NORTH VERNON, Ind. – An Indiana woman who wanted to honor her late husband with a headstone that captured his interests in sports and the outdoors is suing a Catholic church for refusing to install it.
Shannon Carr spent $9,600 on the black granite headstone to mark the grave of her husband, Jason Carr, who died in an August 2009 automobile accident. The headstone is shaped like a couch and features images of a deer, a dog and color logos of NASCAR and the Indianapolis Colts.
The Rev. Jonathan Meyer, priest at St. Joseph Catholic Church, notified the monument maker that the headstone didn't meet the cemetery's standards and couldn't be placed in the church's century-old graveyard, The Republic reported. But Carr says in her lawsuit that the Roman Catholic Archdiocese of Indianapolis Properties Inc., which owns the cemetery, never produced any regulations for the plot until more than a year after she tried to have the headstone installed in 2010.
The issue has divided the church community and sparked allegations that the church hasn't treated Carr's family with compassion, which Meyer denied.Read the rest here.
"We provided the family funeral rites, prepared a funeral meal and offered family members individual counseling after the services," Meyer said. "We were with them the entire way until this matter came up."
Meyer says in an affidavit that photographs of the monument were shown to the St. Joseph Parish Council six weeks before Carr purchased it and that the council determined the monument wasn't acceptable because of its secular nature. He said he informed Carr of the decision.
Now, I don't mean to make fun of anyone's grief. The loss of a beloved husband has to be an excruciatingly painful thing, and Mrs. Carr shouldn't be mocked in her sincere desire to honor her husband's memory. He was a young man, only 32 at the time of his death in a tragic auto accident, and he left two sons as well as his grieving wife behind. But as you can see from that preceding link to Mr. Carr's obituary, Mrs. Carr and the family had already asked family and friends to wear NASCAR or Colts shirts and jeans to Mr. Carr's Catholic funeral, and Father Meyer apparently didn't object to that small, if unusual, gesture of love for the deceased man, so I don't think this is a case of "Catholic Church is being a big meanie to a grieving family."
I think, rather, that this is a case of "Catholic Church reminds people that gravestones aren't supposed to be secular in character." Putting words of love, relevant Bible verses or prayers, and the like on gravestones reminds us that the dearly departed continues to exist and that it is a good and wholesome thing to pray for their immortal souls, which even now may be straining to leave Purgatory behind and enter forever into the eternal presence of God. Using a headstone, instead, to enshrine a person's earthly interests and hobbies is a quintessentially pagan thing to do, in that it focuses the viewer on the secular elements of the person's life instead of his or her eternal destiny.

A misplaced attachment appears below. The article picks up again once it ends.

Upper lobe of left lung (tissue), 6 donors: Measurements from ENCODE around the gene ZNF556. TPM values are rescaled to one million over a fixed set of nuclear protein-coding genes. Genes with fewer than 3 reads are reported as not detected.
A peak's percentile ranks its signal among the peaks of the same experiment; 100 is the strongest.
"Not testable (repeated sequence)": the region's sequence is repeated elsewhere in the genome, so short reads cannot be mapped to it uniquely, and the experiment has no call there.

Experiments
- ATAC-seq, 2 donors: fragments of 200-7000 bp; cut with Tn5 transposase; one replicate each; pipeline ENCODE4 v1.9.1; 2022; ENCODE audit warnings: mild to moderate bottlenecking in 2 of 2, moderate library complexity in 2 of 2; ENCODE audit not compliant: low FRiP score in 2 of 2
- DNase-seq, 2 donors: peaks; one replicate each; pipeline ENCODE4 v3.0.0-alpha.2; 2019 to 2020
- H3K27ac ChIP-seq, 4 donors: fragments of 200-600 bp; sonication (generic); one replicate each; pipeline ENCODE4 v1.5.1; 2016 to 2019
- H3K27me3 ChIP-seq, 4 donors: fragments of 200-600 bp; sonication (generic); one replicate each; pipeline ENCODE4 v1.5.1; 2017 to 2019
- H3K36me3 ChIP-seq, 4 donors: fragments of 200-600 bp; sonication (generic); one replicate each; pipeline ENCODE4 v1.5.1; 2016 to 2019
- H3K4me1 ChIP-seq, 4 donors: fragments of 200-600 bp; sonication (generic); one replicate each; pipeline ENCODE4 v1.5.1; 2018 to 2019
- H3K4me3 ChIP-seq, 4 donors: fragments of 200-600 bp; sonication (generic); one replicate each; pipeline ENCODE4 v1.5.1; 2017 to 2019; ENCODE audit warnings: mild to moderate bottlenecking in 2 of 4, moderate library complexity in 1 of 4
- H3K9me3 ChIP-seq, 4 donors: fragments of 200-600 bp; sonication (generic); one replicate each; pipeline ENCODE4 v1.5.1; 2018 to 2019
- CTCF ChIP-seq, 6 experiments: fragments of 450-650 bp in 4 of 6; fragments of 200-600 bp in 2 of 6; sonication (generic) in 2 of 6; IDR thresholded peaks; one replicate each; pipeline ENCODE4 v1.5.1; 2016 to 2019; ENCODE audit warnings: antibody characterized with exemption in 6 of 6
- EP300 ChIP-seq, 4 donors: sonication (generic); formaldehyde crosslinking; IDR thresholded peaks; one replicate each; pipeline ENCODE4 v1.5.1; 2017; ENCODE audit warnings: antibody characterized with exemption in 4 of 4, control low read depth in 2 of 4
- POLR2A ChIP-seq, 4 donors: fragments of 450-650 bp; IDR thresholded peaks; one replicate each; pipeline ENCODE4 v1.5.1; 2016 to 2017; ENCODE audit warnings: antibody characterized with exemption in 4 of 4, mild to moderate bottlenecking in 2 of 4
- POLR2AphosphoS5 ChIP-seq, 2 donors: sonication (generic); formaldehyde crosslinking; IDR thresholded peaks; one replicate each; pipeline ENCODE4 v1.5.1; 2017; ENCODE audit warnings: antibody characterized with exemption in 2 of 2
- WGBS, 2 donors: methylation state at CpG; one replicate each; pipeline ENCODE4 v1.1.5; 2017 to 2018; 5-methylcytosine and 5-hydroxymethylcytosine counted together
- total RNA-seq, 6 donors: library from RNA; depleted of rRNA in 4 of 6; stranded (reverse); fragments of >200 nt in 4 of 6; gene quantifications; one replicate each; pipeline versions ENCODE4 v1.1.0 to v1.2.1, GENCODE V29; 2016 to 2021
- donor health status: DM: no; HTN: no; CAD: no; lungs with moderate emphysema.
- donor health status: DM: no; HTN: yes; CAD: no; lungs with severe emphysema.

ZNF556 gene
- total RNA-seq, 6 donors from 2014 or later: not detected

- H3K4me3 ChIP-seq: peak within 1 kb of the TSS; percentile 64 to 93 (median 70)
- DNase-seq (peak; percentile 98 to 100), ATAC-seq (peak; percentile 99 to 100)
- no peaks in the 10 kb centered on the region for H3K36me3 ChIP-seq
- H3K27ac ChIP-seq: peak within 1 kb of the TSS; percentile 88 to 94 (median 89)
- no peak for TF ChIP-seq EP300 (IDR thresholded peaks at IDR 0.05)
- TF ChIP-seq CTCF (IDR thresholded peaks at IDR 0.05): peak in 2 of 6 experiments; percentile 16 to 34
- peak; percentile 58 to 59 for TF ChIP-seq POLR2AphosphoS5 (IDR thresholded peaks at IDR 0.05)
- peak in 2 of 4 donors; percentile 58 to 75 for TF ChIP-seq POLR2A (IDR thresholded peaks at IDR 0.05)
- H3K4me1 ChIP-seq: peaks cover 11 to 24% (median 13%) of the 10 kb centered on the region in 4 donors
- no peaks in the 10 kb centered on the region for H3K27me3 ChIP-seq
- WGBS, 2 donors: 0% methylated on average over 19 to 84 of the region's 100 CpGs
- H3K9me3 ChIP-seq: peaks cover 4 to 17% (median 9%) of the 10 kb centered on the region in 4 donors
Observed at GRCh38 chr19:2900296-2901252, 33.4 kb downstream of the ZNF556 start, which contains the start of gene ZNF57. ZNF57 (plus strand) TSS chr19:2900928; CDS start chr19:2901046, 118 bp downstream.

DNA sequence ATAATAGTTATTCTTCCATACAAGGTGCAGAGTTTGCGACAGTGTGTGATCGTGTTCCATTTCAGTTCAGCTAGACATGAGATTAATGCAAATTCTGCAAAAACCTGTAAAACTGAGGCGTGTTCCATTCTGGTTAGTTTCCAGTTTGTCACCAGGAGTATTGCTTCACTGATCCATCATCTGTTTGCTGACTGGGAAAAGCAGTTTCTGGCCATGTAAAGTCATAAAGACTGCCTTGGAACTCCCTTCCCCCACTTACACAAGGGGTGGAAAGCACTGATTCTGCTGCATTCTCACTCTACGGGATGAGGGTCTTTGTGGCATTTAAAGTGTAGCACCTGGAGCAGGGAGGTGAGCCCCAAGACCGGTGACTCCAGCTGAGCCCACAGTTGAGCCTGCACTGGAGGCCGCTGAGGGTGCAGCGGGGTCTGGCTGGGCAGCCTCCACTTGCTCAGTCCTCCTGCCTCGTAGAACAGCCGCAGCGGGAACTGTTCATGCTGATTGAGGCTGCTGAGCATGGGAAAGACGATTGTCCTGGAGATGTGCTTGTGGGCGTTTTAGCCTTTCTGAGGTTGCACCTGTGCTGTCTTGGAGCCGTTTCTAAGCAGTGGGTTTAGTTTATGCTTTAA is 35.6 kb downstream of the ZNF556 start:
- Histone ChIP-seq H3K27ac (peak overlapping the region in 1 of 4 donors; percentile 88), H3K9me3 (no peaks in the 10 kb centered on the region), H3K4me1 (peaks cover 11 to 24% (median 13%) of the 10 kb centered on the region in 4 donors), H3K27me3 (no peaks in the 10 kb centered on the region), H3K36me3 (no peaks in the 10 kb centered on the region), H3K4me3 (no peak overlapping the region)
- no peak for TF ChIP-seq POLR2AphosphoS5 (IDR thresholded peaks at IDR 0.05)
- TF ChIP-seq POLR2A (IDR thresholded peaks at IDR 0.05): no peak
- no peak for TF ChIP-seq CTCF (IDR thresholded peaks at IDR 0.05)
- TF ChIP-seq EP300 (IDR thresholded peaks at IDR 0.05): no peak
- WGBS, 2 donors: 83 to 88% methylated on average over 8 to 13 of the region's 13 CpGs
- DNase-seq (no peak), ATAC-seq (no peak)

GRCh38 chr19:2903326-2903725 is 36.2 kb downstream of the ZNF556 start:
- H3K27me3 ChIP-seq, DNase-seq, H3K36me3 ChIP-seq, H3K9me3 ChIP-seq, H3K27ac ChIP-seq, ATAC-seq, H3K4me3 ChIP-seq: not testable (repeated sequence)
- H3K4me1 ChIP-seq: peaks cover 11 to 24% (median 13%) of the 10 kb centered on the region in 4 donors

Now perhaps Mrs. Carr has never learned this (newsflash: Catholic catechesis continues to hover somewhere between spotty and abysmal), but that is why this should have been a teaching moment. Or perhaps, and I don't want to psychoanalyze someone from Internet news articles, her tenacity in actually suing the parish for not permitting the headstone is a manifestation of unresolved grief and pain stemming from her tragic loss. Only those who actually know Mrs. Carr might know this, though, and like I said, it's beyond anyone's capacity to diagnose from mere news accounts. The point is this: one's parish is not one's property, and if the pastor says you can't have something--whether it's the name "iKid" for your child in baptism, a unity candle or a flock of doves at your wedding Mass, a personal videographer at your child's First Holy Communion, or a secular headstone in the parish cemetery, the question to ask would be, "Why?" not "How dare you say no?" Most of the time--and I emphasize that most--there is a good, sound, Catholic reason why the thing you think you're entitled to or that you believe everyone else has is something that, in point of fact, the Church doesn't permit.
It is fair to point out that in the immediate aftermath of the Second Vatican Council this was not always the case. People were told they couldn't have a rosary at a wake, or that they couldn't have an actual wake before a funeral, or that their daughters couldn't wear veils to their First Holy Communions (though that never seems to have been a widespread problem), or that they couldn't have the Agnus Dei in Latin at a wedding Mass, or that some perfectly harmless, if private, devotion couldn't be allowed to happen on church property even when there was no chance anybody was going to confuse it with the liturgy. But that is because that some pastors, in the immediate aftermath of Vatican II, forgot that the parish wasn't their property either, and if parishioners these days are confused about that, at least they come by their confusion honestly.